In the above, in a beautiful lecture that I am still digesting, Kodwo Eshun quotes from an unpublished manuscript by Mark Fisher, talking about the forces suppressing “the collective capacity to produce, to care, to enjoy”. From my perspective, this makes me think about the ideals of free software, and the practicalities of trying to carry it out. I made TidalCycles in the world of free software (operating systems, libraries, documentation passed down freely from others), on a ‘holiday from capitalism’ supported by student and academic grants and arts residencies, giving it away for free. I was able to absorb a lot of prior work during this time, to help me create something new. Quite a few others have now joined TidalCycles as a free project, and many more in using it. How is capital blocking this collective capacity to produce, to care to enjoy?

I suppose the more radical positioning of live coding in general, more common in the early days, is now being lost. This is the idea that live coding is about experience, not end-product, that to live code is to improvise in and for the moment, that at the end of a performance you have nothing left. The desire to produce music that can be repeated, that can be sold as a product, is I think starting to drown out the idea of ‘blank slate’ improvisation. As people (myself included) crave music with more composed detail, more temporal structure, we get outside the current limits of the live coder in the moment, and take the easy route of introducing pre-written structures, suitable for packaging up as ‘tracks’. We go through the motions of selling them on bandcamp, probably making back a hundredth (or even thousandth) of a minimum wage, but trying to legitimise what we’re doing within the value structure of a past record industry.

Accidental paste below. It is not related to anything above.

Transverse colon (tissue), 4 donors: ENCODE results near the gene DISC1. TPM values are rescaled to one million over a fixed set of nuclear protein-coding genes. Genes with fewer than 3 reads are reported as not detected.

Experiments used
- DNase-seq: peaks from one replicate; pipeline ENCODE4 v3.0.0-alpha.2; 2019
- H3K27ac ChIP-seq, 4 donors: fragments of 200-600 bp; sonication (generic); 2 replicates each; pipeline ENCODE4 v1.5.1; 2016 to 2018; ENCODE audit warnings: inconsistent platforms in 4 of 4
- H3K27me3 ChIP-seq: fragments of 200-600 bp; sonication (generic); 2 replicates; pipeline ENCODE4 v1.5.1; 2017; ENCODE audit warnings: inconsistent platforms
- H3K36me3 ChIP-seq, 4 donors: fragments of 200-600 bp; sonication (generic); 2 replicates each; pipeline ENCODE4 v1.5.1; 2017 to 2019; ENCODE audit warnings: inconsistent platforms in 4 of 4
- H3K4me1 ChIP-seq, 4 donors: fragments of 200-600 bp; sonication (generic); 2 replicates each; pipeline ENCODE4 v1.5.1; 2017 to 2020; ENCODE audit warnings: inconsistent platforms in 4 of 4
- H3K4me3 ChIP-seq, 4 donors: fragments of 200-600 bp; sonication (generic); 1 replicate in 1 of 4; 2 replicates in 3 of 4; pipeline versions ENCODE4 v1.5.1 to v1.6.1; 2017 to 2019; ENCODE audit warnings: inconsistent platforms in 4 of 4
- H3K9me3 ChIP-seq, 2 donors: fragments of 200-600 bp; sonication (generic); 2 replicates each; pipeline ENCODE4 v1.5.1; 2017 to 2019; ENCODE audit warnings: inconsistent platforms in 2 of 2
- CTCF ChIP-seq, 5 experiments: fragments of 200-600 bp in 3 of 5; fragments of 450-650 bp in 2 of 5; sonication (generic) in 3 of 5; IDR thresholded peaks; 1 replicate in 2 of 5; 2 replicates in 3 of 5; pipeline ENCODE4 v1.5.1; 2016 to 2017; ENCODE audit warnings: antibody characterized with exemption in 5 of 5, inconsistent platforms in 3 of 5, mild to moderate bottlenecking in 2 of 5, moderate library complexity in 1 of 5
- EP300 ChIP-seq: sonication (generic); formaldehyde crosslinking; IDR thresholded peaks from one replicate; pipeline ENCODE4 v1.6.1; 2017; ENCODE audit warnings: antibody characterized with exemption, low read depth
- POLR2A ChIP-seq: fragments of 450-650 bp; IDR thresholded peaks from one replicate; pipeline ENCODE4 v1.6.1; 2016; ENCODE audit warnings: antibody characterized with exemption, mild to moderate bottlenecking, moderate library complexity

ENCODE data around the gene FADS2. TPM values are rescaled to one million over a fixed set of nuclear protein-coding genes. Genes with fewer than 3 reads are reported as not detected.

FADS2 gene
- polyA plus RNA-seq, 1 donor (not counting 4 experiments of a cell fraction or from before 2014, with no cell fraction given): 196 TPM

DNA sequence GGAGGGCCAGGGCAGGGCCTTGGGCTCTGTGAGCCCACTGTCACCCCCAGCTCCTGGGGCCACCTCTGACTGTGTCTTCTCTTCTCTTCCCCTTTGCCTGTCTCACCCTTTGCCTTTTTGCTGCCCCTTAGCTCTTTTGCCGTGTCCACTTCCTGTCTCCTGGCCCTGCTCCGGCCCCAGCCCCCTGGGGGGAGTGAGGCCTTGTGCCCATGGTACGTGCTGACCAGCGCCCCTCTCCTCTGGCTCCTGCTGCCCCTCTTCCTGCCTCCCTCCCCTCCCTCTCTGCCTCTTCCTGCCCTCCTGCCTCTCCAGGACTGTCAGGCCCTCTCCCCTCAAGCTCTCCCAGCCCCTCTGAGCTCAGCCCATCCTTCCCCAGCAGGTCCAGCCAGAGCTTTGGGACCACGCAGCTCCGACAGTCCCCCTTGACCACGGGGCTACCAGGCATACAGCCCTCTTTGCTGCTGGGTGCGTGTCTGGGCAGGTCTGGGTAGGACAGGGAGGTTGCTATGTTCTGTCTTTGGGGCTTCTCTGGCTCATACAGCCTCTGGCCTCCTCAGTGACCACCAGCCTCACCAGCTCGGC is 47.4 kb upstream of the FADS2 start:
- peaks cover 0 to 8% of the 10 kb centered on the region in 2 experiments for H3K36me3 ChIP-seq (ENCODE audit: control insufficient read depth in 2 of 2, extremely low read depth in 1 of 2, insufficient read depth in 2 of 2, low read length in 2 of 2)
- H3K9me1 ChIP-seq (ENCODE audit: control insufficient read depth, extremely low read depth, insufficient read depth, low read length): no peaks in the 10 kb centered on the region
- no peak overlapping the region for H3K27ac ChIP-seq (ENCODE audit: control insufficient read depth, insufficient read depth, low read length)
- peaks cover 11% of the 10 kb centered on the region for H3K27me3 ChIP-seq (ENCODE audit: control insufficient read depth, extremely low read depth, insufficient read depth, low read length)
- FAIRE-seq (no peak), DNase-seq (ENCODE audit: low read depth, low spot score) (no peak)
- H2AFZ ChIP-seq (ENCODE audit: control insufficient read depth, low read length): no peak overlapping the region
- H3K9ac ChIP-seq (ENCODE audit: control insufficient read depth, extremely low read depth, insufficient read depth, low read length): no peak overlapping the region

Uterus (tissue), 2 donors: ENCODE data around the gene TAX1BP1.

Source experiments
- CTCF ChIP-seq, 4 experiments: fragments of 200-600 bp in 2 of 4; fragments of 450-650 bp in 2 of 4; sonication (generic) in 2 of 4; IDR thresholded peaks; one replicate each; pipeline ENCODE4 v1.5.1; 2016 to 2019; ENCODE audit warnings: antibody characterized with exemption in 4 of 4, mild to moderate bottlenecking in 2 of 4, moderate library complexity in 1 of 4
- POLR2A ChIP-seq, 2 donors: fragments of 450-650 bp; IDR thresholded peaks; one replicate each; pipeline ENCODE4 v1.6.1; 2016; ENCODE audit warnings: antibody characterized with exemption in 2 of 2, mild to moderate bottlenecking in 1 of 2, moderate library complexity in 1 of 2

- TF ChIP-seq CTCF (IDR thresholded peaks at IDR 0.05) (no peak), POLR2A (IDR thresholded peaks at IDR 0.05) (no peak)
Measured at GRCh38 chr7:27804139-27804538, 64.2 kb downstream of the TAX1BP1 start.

By giving away free software with a permissive license, partly as an invitation for others to jump in and contribute features, ideas, and documentation, in practice you also invite people to grab the software and treat it as a ‘tool’ within a ‘workflow’ based on commercial software. This seems innocuous, and to question this behaviour runs against the assumed aim for software to reach as many end-users as quickly as possible. But this aim rides over many other potential aims (e.g. to grow sustainably, to create an alternative), and pursuing it forces a free software collective into interacting with commercial institutions, thereby taking on their value structures. Where Tidal users are also users of commercial software (including MacOS and Microsoft Windows), they’re already trained to think in terms of centralised support and feature requests, and not the collective responsibility to produce, care and enjoy. There is always pressure for the community to divide into ‘developers’ and ‘users’, one serving the other, in a way which simply isn’t sustainable without the latter paying the former. Once we start looking for the users to indeed pay the developers, we’re running away from the possibilities of collective imagination.

I’m running out of time for this blog post, but how to respond to these thoughts? I guess resisting the easy answers, and instead keep looking for alternative paths that only free software culture can take. Re-imagining the programming language and text editor around the principle of data love – where sharing what you have only increases in value. More thoughts to follow.


  1. Need to think more about this but interested to read about your approach. I feel like I’m using Tidal in two different ways. I’m quite determined to only use the ‘blank slate’ approach when performing live, as I agree that the improvisational and immanent aspects of the process are what make it really exciting. But I’m also excited about how to use tidal to write compositions, things to record, in the studio – and how the program itself is part of the composition. It does things easily which other programs find difficult. Its limitations are also really exciting to me. I don’t want to learn it too fast as i find the ‘not knowing’ to be a real driving factor.